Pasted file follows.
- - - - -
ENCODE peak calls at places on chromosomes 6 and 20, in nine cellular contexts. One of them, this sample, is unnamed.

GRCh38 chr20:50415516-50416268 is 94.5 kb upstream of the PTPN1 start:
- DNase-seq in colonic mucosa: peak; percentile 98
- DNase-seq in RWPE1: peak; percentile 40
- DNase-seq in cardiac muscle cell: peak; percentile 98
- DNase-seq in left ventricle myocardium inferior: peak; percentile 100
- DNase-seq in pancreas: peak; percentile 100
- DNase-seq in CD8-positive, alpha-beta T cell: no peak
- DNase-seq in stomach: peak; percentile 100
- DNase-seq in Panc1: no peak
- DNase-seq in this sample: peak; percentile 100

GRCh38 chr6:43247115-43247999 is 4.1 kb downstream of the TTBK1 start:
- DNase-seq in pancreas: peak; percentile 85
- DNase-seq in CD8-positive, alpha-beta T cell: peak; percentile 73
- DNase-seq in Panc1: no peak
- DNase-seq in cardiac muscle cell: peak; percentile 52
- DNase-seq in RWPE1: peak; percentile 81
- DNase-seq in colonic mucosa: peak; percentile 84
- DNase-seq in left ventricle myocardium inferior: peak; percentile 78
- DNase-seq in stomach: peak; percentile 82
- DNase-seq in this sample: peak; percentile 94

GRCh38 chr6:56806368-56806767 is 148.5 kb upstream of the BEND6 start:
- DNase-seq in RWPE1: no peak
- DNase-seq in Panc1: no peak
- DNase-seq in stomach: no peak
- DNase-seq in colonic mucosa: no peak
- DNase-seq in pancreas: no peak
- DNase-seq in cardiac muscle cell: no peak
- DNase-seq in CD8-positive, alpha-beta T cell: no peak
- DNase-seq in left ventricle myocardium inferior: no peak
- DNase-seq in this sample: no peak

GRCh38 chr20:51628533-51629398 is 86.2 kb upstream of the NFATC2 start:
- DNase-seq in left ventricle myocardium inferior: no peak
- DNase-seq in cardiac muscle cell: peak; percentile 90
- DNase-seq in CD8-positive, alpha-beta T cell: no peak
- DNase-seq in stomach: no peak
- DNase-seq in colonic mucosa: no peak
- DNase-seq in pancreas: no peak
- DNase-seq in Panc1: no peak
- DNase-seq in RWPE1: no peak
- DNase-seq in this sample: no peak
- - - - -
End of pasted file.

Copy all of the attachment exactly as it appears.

ENCODE peak calls at places on chromosomes 6 and 20, in nine cellular contexts. One of them, this sample, is unnamed.

GRCh38 chr20:50415516-50416268 is 94.5 kb upstream of the PTPN1 start:
- DNase-seq in colonic mucosa: peak; percentile 98
- DNase-seq in RWPE1: peak; percentile 40
- DNase-seq in cardiac muscle cell: peak; percentile 98
- DNase-seq in left ventricle myocardium inferior: peak; percentile 100
- DNase-seq in pancreas: peak; percentile 100
- DNase-seq in CD8-positive, alpha-beta T cell: no peak
- DNase-seq in stomach: peak; percentile 100
- DNase-seq in Panc1: no peak
- DNase-seq in this sample: peak; percentile 100

GRCh38 chr6:43247115-43247999 is 4.1 kb downstream of the TTBK1 start:
- DNase-seq in pancreas: peak; percentile 85
- DNase-seq in CD8-positive, alpha-beta T cell: peak; percentile 73
- DNase-seq in Panc1: no peak
- DNase-seq in cardiac muscle cell: peak; percentile 52
- DNase-seq in RWPE1: peak; percentile 81
- DNase-seq in colonic mucosa: peak; percentile 84
- DNase-seq in left ventricle myocardium inferior: peak; percentile 78
- DNase-seq in stomach: peak; percentile 82
- DNase-seq in this sample: peak; percentile 94

GRCh38 chr6:56806368-56806767 is 148.5 kb upstream of the BEND6 start:
- DNase-seq in RWPE1: no peak
- DNase-seq in Panc1: no peak
- DNase-seq in stomach: no peak
- DNase-seq in colonic mucosa: no peak
- DNase-seq in pancreas: no peak
- DNase-seq in cardiac muscle cell: no peak
- DNase-seq in CD8-positive, alpha-beta T cell: no peak
- DNase-seq in left ventricle myocardium inferior: no peak
- DNase-seq in this sample: no peak

GRCh38 chr20:51628533-51629398 is 86.2 kb upstream of the NFATC2 start:
- DNase-seq in left ventricle myocardium inferior: no peak
- DNase-seq in cardiac muscle cell: peak; percentile 90
- DNase-seq in CD8-positive, alpha-beta T cell: no peak
- DNase-seq in stomach: no peak
- DNase-seq in colonic mucosa: no peak
- DNase-seq in pancreas: no peak
- DNase-seq in Panc1: no peak
- DNase-seq in RWPE1: no peak
- DNase-seq in this sample: no peak